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Bay Co Prosecutor v. Nugent

Michigan Court of Appeals
Jul 3, 2007
276 Mich. App. 183 (Mich. Ct. App. 2007)

Summary

stating that "[r]egardless of whether defendant intended to be the father when he signed the affidavit ..., and whether he intended to remain the legal father after he learned that he was not the child's biological father, the evidence established that defendant's decision to acknowledge paternity ... was based, at least in part, on a mistaken belief that he was, in fact, the biological father"

Summary of this case from In re St. Pierre

Opinion

Docket No. 267069.

Submitted June 5, 2007, at Lansing.

Decided July 3, 2007, at 9:00 a.m.

Appeal from the Bay Circuit Court against Richard A. Nugent.

Joseph K. Sheeran, Prosecuting Attorney, and John C. Keuvelaar, Assistant Prosecuting Attorney, for the plaintiff.

Smith Brooker, P.C. (by George B. Mullison), for the defendant.

Before: TALBOT, EJ., and CAVANAGH and METER, JJ.



Plaintiff appeals as of right the trial court's dismissal of his complaint to revoke defendant's acknowledgment of parentage. We reverse and remand for further proceedings consistent with this opinion.

On June 25, 2004, Amy Dyjak gave birth to a son. Dyjak was dating defendant Richard A. Nugent, who was married but in the process of seeking a divorce. Defendant signed an affidavit of parentage acknowledging his paternity of Dyjak's son. Defendant had undergone a vasectomy three to four years before the child was conceived; however, he believed that he could be the child's biological father because his previous girlfriend had also claimed that he impregnated her before she suffered a miscarriage.

In September 2004, defendant learned that there was a possibility that his 14-year-old son was actually the biological father of Dyjak's son. Dyjak was arrested and charged with criminal sexual conduct for engaging in sexual relations with defendant's son. In April 2005, a deoxyribonucleic acid (DNA) analysis was performed and revealed that defendant's son was, in fact, the biological father.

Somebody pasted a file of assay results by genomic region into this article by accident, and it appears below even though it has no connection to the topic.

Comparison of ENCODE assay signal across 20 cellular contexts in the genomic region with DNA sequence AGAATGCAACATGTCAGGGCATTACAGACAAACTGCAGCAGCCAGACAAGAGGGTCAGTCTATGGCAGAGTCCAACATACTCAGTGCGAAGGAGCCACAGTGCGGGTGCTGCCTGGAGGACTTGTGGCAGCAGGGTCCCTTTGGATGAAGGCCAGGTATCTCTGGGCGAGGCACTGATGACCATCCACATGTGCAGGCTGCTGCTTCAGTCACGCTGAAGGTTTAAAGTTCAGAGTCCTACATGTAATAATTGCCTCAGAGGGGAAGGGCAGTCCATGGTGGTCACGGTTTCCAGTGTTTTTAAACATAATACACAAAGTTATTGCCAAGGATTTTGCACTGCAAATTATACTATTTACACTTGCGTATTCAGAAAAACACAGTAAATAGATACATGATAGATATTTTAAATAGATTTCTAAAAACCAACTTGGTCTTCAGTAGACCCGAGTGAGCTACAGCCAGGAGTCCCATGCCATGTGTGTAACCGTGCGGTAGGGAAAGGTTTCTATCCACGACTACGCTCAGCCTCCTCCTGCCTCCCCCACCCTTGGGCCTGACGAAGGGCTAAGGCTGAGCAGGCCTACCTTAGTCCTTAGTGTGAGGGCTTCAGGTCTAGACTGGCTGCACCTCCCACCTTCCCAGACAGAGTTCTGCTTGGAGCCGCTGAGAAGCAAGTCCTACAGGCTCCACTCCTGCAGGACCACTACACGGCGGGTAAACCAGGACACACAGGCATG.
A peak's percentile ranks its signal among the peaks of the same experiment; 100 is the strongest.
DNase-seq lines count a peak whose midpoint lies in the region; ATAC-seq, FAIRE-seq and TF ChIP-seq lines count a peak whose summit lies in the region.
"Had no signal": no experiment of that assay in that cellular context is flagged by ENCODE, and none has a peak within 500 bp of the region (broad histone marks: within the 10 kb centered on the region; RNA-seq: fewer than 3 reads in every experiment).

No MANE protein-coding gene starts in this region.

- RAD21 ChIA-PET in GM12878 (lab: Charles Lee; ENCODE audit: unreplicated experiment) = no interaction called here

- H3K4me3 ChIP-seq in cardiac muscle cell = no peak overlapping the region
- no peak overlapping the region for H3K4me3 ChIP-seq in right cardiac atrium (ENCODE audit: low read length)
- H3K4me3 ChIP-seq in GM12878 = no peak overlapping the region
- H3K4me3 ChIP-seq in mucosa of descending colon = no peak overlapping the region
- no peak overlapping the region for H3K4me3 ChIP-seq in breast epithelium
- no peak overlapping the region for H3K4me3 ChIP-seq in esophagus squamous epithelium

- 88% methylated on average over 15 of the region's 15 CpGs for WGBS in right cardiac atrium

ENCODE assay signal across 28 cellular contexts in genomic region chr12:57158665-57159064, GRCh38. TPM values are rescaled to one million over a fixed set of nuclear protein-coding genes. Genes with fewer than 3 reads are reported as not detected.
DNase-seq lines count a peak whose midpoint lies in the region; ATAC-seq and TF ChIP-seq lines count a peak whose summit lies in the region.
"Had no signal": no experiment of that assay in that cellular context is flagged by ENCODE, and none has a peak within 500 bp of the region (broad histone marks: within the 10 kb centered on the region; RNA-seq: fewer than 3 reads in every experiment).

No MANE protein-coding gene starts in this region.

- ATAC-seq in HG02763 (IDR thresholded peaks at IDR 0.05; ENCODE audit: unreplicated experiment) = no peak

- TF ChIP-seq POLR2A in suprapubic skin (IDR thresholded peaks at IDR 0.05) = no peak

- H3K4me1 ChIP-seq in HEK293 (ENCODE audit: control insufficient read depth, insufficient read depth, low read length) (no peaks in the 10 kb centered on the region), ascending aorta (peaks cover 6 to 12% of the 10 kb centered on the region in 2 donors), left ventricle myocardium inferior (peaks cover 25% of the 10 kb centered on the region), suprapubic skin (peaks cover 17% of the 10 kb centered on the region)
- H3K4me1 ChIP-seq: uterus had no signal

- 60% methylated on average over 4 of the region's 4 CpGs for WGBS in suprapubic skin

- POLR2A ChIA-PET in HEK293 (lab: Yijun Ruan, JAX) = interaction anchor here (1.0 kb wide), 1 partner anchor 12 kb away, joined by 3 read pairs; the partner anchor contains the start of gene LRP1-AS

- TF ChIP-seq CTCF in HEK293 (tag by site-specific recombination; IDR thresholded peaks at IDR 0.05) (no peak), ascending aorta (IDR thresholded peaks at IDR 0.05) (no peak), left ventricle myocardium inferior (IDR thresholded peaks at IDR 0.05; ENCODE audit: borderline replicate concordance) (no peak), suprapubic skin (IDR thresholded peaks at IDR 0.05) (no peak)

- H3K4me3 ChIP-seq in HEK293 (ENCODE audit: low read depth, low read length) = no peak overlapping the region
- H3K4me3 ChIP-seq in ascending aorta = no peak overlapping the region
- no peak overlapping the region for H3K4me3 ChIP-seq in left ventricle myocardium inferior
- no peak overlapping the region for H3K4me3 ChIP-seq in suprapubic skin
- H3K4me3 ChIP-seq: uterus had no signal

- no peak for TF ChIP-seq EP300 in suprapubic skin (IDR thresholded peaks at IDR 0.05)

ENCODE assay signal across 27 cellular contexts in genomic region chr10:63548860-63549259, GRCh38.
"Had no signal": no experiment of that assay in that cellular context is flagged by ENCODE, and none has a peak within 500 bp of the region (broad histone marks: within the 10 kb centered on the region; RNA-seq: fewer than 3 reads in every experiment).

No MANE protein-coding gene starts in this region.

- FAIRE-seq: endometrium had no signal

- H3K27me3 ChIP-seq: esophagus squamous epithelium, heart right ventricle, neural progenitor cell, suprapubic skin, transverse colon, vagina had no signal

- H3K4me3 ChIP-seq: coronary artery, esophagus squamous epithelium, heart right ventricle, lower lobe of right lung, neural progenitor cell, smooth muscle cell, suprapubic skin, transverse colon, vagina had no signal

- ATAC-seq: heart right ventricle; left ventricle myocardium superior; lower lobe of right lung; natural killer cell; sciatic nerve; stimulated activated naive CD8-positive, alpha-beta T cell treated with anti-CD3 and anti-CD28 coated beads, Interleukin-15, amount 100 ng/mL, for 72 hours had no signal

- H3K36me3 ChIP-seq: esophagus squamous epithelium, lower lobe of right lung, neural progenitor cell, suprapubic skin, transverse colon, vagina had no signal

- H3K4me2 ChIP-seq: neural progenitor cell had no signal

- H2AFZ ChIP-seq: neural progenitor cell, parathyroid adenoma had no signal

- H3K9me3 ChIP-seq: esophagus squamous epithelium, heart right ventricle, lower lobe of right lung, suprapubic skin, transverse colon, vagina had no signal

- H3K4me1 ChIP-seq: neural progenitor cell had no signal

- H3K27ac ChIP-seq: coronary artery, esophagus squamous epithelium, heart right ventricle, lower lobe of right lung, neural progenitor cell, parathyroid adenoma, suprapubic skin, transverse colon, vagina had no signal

In August 2005, Dyjak pleaded no contest to one count of second-degree criminal sexual conduct. As part of her plea agreement, she voluntarily relinquished her parental rights to the child. Plaintiff subsequently filed a complaint in the circuit court seeking to revoke defendant's acknowledgment of parentage under MCL 722.1011. The matter was transferred to the family division of the circuit court and consolidated with related actions that were pending in that court. Plaintiff claimed that because defendant erroneously believed that he was the child's biological father when he signed the affidavit of parentage, a "mistake of fact" existed that justified the revocation of defendant's acknowledgment of parentage. Defendant conceded that he was not the biological father; however, he contested the revocation because he wanted to remain the legal father.

The record indicates that plaintiff filed a paternity action on behalf of defendant's son under the Paternity Act, MCL 722.711 et seq.; however, the action was dismissed. See MCL 722.714(2), which provides that "[a]n action to determine paternity shall not be brought under [the Paternity Act] if the child's father acknowledges paternity under the acknowledgment of parentage act. . . . "See, also, Sinicropi v Mazurek, 273 Mich App 149, 163; 729 NW2d 256 (2006) (holding that the trial court may not enter an order of filiation if an unrevoked acknowledgment of parentage is already in place). The record also indicates that, before Dyjak voluntarily relinquished her parental rights, plaintiff filed a "dependent/neglect action," alleging that she was an unfit mother. There were no neglect allegations against defendant. However, the trial court's order dismissing plaintiff's complaint indicates that the neglect case remains open, "with the assent of Richard Nugent, until the legal issues in the instant case are sorted out."

The trial court determined that, under MCL 722.1011, defendant's son did not have any right to challenge defendant's acknowledgment of parentage. The trial court also determined that there was no basis for plaintiff to bring the action on behalf of defendant's son. Because defendant intended to be the child's father when he signed the affidavit of parentage, and because he intended to remain as the father after he learned that he was not the biological father, there was no mistake of fact that would justify revocation of defendant's acknowledgment of parentage. Thus, the trial court dismissed plaintiff's complaint with prejudice. This appeal followed.

Plaintiff argues that the trial court erred in concluding that a mistake in fact was not established. We agree.

We review the trial court's factual findings for clear error. See In re Erickson Estate, 202 Mich App 329, 331; 508 NW2d 181 (1993). "A finding is said to be clearly erroneous when the reviewing court is left with a definite and firm conviction that a mistake has been made." Id. The trial court's application of the law to the facts is reviewed de novo. See In re Eggleston Estate, 266 Mich App 105, 112; 698 NW2d 892 (2005). Statutory interpretation is a question of law that this Court reviews de novo. In re McEvoy, 267 Mich App 55, 59; 704 NW2d 78 (2005).